13 things you didn't know about cat whiskers
Of all the enchanting features of felines, few are as fascinating as their impressive whiskers.
Tue, Jul 15, 2014 at 04:27 PM
Whether cats are cute because of their whiskers or whiskers are cute because they come on cats we may never know, but one thing is certain: cats and whiskers make an irresistible combination. Some are exuberant like the grand mustache of a Victorian gentleman while others are demure and flirtatious. But whatever form they take, whiskers are so much more than vestigial accessories; in fact, a cat would be hard-pressed to perform many of its formidable feline feats without them. Here we reveal some of the mysteries behind these spectacular specialized hairs.
1. The word “whisker” dates to around 1600 and was originally a playful formation from the Middle English word “wisker” meaning anything that whisks or sweeps. Your cat’s whiskers are like little brooms!
2. Also called “vibrissae” or tactile hairs, whiskers are two to three times thicker than regular cat hair and are found not only on either side of the muzzle (those ones are called mystacial whiskers), but on the jaw, above the eyes and on the back of the forelegs as well.
Whiskers: They're alive! (Photo: Hjvannes/Wikimedia Commons)
3. There are usually about 12 mystacial whiskers on each side of the muzzle (although some cat have more); these are the longest of the facial vibrissae.
4. Unlike human hair, whiskers are deeply embedded and connected to the nervous system. The whisker tips are equipped with sensory organs called proprioceptors that help the cat determine an object’s distance, direction and even surface texture. (Could this be the source of a cat’s magical super powers?)
5. If a cat is required to use a narrow food or water bowl, the pressure to its sensitive parts can cause what is known as “whisker stress.” (Yes, that’s a thing.) If your cat scoops food out with a paw or knocks food on the floor to eat, consider using a wider bowl.
"Do these whiskers make me look fat?" (Photo: Kostenko Olga/Shutterstock)
6. A cat’s whiskers correspond to the width of its body; it uses them to know whether or not it can fit through narrow spaces – in general, the chubbier a cat, the wider its whiskers. (It occurs to us this would be a helpful automobile feature for city driving.)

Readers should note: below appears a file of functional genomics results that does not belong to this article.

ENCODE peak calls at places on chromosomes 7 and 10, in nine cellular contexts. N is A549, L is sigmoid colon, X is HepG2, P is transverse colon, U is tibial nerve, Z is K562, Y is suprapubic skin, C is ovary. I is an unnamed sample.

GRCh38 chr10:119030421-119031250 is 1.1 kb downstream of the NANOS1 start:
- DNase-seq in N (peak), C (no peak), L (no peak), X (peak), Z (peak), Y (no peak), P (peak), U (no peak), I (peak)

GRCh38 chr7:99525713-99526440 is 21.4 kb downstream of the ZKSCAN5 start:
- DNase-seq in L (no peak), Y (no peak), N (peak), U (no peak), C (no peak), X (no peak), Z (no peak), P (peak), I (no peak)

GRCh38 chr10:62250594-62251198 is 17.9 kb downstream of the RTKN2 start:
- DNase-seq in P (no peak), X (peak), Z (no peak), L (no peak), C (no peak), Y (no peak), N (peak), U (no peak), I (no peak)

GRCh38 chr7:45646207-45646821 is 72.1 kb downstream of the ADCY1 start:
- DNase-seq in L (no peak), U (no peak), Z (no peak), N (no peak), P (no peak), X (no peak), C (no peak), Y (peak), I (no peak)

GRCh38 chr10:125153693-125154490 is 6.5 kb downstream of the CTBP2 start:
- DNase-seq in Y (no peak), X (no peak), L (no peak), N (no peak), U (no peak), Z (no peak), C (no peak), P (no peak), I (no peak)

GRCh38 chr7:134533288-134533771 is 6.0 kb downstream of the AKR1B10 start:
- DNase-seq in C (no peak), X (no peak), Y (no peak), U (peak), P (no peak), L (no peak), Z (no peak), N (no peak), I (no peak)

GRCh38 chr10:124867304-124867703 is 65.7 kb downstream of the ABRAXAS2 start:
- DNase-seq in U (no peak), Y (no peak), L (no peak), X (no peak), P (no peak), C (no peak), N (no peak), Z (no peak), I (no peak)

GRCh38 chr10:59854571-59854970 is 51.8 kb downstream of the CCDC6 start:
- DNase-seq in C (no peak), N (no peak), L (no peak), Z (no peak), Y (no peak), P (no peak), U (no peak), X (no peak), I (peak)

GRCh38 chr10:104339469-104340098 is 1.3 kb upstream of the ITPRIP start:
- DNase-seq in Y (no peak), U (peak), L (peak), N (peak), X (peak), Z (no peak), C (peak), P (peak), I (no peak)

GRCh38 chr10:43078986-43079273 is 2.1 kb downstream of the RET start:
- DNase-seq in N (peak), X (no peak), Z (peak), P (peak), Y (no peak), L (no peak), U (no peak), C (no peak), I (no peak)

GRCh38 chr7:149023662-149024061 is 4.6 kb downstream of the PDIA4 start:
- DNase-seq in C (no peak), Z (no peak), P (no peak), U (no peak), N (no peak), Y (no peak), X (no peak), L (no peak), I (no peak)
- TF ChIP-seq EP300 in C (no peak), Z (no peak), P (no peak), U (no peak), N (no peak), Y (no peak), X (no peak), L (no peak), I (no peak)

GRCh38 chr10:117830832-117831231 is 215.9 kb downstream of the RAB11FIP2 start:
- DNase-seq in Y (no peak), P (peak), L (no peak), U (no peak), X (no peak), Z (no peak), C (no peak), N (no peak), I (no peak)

7. The whiskers on the back of the front legs help a cat in climbing and importantly, they help when the cat is in contact with prey; they act as another set of eyes when determining where to deliver the fatal bite. (Sorry, birds and mice.)
8. Mystacial whiskers are connected to muscles that allow the cat to move them.
9. Whiskers often indicate mood. Pulled back against the cheeks can mean kitty is scared or angry; relaxed whiskers mean a relaxed and happy cat. Whiskers pointed out front and tense generally mean the cat is feeling aggressive or is in hunting mode; the cat may also be curious if it is taking a reading of the environment.
The Devon Rex has just a whisper of whiskers. (Photo: Kostenko Olga/Shutterstock)
10. Some breeds, like the Cornish Rex and Devon Rex (a delightfully alien-looking cat described by the The Cat Fancier’s Association as a madcap mix of a “cat, a dog, a monkey, and Dennis the Menace”) have short, curly whiskers.
11. A Maine coon cat that lives in Finland named Fullmoon’s Miss American Pie (AKA “Missi”) holds the record for longest whiskers in the world; in 2005, Guinness World Records measured them at a whopping 7.5 inches long!
12. Thankfully, Missi’s whiskers have evaded trimming – cutting a cat’s whiskers should never, ever be done. It would be like taking away a human’s vision or sense of touch. (And who in the world would ever want cut those adorable things anyway?)
13. Whiskers do shed, however, but don’t worry. They grow back on their own, allowing the natural cycle of accomplishment and cuteness to continue.
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